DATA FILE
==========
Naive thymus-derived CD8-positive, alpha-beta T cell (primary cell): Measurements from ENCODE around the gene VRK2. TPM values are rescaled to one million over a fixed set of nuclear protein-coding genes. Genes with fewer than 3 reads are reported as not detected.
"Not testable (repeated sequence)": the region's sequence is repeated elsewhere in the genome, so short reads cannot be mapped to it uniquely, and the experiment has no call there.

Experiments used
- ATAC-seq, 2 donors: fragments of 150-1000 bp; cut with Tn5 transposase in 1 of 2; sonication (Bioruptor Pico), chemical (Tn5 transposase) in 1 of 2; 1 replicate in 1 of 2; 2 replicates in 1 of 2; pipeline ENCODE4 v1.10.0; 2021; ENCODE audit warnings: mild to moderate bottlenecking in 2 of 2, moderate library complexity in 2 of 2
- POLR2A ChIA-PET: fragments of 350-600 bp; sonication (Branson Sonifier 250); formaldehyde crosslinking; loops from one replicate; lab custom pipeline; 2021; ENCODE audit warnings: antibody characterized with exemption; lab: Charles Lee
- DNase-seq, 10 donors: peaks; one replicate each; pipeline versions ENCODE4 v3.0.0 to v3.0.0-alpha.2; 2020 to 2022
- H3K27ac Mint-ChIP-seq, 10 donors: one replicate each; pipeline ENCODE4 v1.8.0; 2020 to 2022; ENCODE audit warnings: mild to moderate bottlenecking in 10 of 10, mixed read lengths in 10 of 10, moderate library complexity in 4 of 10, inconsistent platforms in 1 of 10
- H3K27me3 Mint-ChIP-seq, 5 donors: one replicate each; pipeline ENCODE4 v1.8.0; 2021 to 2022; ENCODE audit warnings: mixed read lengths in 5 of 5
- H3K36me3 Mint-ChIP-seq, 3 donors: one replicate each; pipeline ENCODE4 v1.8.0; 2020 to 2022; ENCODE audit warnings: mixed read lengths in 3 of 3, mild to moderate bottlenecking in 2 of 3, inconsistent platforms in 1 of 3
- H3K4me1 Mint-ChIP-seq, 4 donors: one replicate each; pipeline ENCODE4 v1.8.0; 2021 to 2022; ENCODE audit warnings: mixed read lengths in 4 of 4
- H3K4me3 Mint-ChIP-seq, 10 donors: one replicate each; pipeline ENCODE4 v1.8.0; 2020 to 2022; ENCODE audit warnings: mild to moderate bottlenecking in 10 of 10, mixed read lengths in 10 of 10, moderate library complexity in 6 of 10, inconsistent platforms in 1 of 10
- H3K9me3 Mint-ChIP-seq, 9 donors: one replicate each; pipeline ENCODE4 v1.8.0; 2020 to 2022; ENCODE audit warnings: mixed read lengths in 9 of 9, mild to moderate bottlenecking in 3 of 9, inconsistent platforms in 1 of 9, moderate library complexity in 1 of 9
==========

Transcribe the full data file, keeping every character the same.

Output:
Naive thymus-derived CD8-positive, alpha-beta T cell (primary cell): Measurements from ENCODE around the gene VRK2. TPM values are rescaled to one million over a fixed set of nuclear protein-coding genes. Genes with fewer than 3 reads are reported as not detected.
"Not testable (repeated sequence)": the region's sequence is repeated elsewhere in the genome, so short reads cannot be mapped to it uniquely, and the experiment has no call there.

Experiments used
- ATAC-seq, 2 donors: fragments of 150-1000 bp; cut with Tn5 transposase in 1 of 2; sonication (Bioruptor Pico), chemical (Tn5 transposase) in 1 of 2; 1 replicate in 1 of 2; 2 replicates in 1 of 2; pipeline ENCODE4 v1.10.0; 2021; ENCODE audit warnings: mild to moderate bottlenecking in 2 of 2, moderate library complexity in 2 of 2
- POLR2A ChIA-PET: fragments of 350-600 bp; sonication (Branson Sonifier 250); formaldehyde crosslinking; loops from one replicate; lab custom pipeline; 2021; ENCODE audit warnings: antibody characterized with exemption; lab: Charles Lee
- DNase-seq, 10 donors: peaks; one replicate each; pipeline versions ENCODE4 v3.0.0 to v3.0.0-alpha.2; 2020 to 2022
- H3K27ac Mint-ChIP-seq, 10 donors: one replicate each; pipeline ENCODE4 v1.8.0; 2020 to 2022; ENCODE audit warnings: mild to moderate bottlenecking in 10 of 10, mixed read lengths in 10 of 10, moderate library complexity in 4 of 10, inconsistent platforms in 1 of 10
- H3K27me3 Mint-ChIP-seq, 5 donors: one replicate each; pipeline ENCODE4 v1.8.0; 2021 to 2022; ENCODE audit warnings: mixed read lengths in 5 of 5
- H3K36me3 Mint-ChIP-seq, 3 donors: one replicate each; pipeline ENCODE4 v1.8.0; 2020 to 2022; ENCODE audit warnings: mixed read lengths in 3 of 3, mild to moderate bottlenecking in 2 of 3, inconsistent platforms in 1 of 3
- H3K4me1 Mint-ChIP-seq, 4 donors: one replicate each; pipeline ENCODE4 v1.8.0; 2021 to 2022; ENCODE audit warnings: mixed read lengths in 4 of 4
- H3K4me3 Mint-ChIP-seq, 10 donors: one replicate each; pipeline ENCODE4 v1.8.0; 2020 to 2022; ENCODE audit warnings: mild to moderate bottlenecking in 10 of 10, mixed read lengths in 10 of 10, moderate library complexity in 6 of 10, inconsistent platforms in 1 of 10
- H3K9me3 Mint-ChIP-seq, 9 donors: one replicate each; pipeline ENCODE4 v1.8.0; 2020 to 2022; ENCODE audit warnings: mixed read lengths in 9 of 9, mild to moderate bottlenecking in 3 of 9, inconsistent platforms in 1 of 9, moderate library complexity in 1 of 9